The Cardiology Service of Seattle Veterinary Specialists is staffed by Bryan Bottorff, DVM, Diplomate ACVIM (Cardiology). The service receives cases usually by referral for dogs, cats, and horses. Cardiac disease in animals can range from asymptomatic, non-progressive disease to severe disease requiring intensive care and oxygen support. Most often animals are referred to our veterinary cardiology specialists for a heart murmur (an abnormal heart sound that usually indicates turbulent blood flow) or clinical signs that may indicate cardiac disease (such as exercise intolerance, lethargy, persistent cough, difficulty breathing, collapse, or swollen abdomen or limbs). A pet cardiology appointment will most often consist of a thorough cardiovascular physical examination, echocardiogram, electrocardiogram (ECG or EKG), and thoractic radiographs (chest x-rays).
The echocardiogram is a sonogram of the heart. It is performed with the patient laying on his or her side, usually unsedated. Using technologies such as two dimensional harmonic imaging and Doppler modalities such as pulse wave, continuous wave, color flow, and tissue velocity imaging, the echocardiogram is a dynamic view of the cardiac structures for comprehensive assessment of the heart’s function. This allows the detection and classification of valvular insufficiencies, outflow obstructions, congenital heart defects, cardiac tumors, and cardiomyopathies resulting in abnormal pump function or relaxation properties.
An electrocardiogram (ECG, EKG) is a simple, painless test that records the heart's electrical activity. With each heartbeat, an electrical signal spreads from the top of the heart to the bottom. As it travels, the signal causes the heart to contract and pump blood in a very synchronous fashion. The process repeats with each new heartbeat. These electrical signals set the rhythm of the heartbeat. This test is used to detect and evaluate for arrhythmias (abnormal heart rhythms), which can be very fast or very slow and can cause fainting, weakness, or lethargy.How fast the heart is beating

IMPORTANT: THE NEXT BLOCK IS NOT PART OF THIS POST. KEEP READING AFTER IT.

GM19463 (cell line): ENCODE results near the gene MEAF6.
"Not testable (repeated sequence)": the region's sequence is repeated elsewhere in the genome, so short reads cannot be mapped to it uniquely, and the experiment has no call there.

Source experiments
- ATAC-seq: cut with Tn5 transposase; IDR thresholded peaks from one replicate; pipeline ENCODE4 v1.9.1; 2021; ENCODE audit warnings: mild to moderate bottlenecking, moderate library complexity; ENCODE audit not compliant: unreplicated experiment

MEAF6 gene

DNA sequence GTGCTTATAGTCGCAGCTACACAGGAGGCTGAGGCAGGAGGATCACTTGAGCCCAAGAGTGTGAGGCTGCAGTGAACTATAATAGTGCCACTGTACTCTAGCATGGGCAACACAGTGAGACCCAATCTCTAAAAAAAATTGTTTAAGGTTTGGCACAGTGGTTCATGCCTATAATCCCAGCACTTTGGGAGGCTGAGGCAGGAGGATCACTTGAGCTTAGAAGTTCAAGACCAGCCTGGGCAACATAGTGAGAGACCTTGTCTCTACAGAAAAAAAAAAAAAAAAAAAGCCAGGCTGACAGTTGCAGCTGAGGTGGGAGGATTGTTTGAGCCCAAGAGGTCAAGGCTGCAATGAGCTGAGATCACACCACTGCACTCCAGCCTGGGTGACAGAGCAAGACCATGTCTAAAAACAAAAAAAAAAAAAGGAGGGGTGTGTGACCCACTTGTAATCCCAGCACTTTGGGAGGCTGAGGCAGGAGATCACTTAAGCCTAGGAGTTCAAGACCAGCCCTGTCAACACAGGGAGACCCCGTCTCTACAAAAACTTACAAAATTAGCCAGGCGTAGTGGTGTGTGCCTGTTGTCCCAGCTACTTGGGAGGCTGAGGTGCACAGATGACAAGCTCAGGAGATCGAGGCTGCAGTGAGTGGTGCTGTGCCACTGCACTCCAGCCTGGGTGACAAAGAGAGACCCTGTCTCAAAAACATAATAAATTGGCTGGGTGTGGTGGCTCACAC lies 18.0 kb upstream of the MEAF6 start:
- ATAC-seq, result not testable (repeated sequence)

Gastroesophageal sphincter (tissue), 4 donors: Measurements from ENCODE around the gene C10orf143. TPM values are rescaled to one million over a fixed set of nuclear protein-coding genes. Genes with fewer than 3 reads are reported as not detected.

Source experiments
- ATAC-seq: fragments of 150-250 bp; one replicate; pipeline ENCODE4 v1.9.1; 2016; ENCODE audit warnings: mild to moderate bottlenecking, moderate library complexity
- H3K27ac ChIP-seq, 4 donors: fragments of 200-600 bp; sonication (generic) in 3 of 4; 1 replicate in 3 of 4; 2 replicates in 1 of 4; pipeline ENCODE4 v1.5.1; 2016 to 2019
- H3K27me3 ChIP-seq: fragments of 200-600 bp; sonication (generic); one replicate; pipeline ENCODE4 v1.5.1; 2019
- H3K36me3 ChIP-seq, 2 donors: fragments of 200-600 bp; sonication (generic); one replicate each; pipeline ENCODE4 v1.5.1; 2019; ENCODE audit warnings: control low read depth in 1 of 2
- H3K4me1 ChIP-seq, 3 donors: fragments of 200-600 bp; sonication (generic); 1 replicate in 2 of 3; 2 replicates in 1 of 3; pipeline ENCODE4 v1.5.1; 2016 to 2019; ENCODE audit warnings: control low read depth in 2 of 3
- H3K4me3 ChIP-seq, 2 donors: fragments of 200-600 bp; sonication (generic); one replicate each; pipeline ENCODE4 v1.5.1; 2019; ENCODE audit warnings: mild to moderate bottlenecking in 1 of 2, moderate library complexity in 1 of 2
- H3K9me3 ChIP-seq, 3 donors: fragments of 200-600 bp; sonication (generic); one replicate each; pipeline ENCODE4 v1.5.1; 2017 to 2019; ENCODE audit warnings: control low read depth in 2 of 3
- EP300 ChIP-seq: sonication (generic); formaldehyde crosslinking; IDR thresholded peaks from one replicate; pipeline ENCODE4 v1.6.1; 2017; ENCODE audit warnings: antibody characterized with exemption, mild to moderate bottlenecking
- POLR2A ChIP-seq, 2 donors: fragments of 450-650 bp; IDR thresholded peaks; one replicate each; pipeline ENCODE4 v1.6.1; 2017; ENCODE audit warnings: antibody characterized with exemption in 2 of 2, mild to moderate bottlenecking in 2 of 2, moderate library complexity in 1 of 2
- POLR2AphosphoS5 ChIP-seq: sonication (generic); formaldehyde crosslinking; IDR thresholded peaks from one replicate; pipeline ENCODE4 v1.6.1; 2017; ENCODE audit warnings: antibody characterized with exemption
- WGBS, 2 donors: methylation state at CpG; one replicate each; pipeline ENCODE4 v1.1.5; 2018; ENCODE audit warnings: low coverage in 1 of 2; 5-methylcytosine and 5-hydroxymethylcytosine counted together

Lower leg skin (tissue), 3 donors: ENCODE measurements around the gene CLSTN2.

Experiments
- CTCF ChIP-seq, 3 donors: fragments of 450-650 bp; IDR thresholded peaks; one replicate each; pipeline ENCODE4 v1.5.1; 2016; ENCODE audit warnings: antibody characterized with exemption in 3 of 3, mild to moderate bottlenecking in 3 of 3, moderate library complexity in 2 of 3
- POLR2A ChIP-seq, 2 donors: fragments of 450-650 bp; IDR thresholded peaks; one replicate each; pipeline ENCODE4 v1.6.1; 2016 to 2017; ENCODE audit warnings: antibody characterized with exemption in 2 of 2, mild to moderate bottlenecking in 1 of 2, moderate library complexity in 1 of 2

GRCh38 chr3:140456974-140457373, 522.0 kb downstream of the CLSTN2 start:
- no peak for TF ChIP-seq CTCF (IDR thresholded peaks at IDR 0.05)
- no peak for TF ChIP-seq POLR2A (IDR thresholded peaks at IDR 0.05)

An EKG shows:
X-rays allow the visualization of the cardiac structures as well as the lungs and the rest of the chest. If there is a suspicion for congestive heart failure (CHF) (fluid in the lungs), then x-rays are indicated as they are the best way to assess the lungs. When a patient has problems breathing or is coughing, the x-rays are very helpful in determining if there is fluid, air, or a mass that may be compromising the lungs, resulting in difficulty breathing or coughing, in addition to determining if the heart is enlarged.
Additional diagnostics that are provided by the cardiology service to enable a comprehensive cardiovascular evaluation include blood pressure evaluation, Holter monitoring (24 hour at home ECG monitoring), transesophageal echocardiography and contrast echocardiography. Cardiac breed certifications can also be performed by the service.
Not only is diagnosis of the disease important, but also client communication and education. Therefore, we strive to educate owners regarding their pet's disease, including signs to monitor for, medications that are used, and complications that may arise. In addition, communication with the referring veterinary community is important for the best care and management of patients with cardiac disease. The goal of cardiac consultation is to determine a plan with both the owner and veterinarian to identify if underlying heart disease is present, to monitor for progression of previously identified heart disease, or to help manage disease so that a patient may enjoy a good quality of life.
Seattle Veterinary Specialists is the only veterinary referral hospital in Western Washington to have established a complete interventional cardiac catheterization lab. Services include patent ductus arteriosus (PDA) closure via Amplatz Canine Ductal Occluder, balloon valvuloplasty for pulmonic stenosis, pacemaker implantation, invasive pressure measurements, and angiography. Eligible candidates will receive full cardiac examination including echocardiogram, ECG, and x-rays before an interventional procedure is recommended.Home » Veterinary Services » Cardiology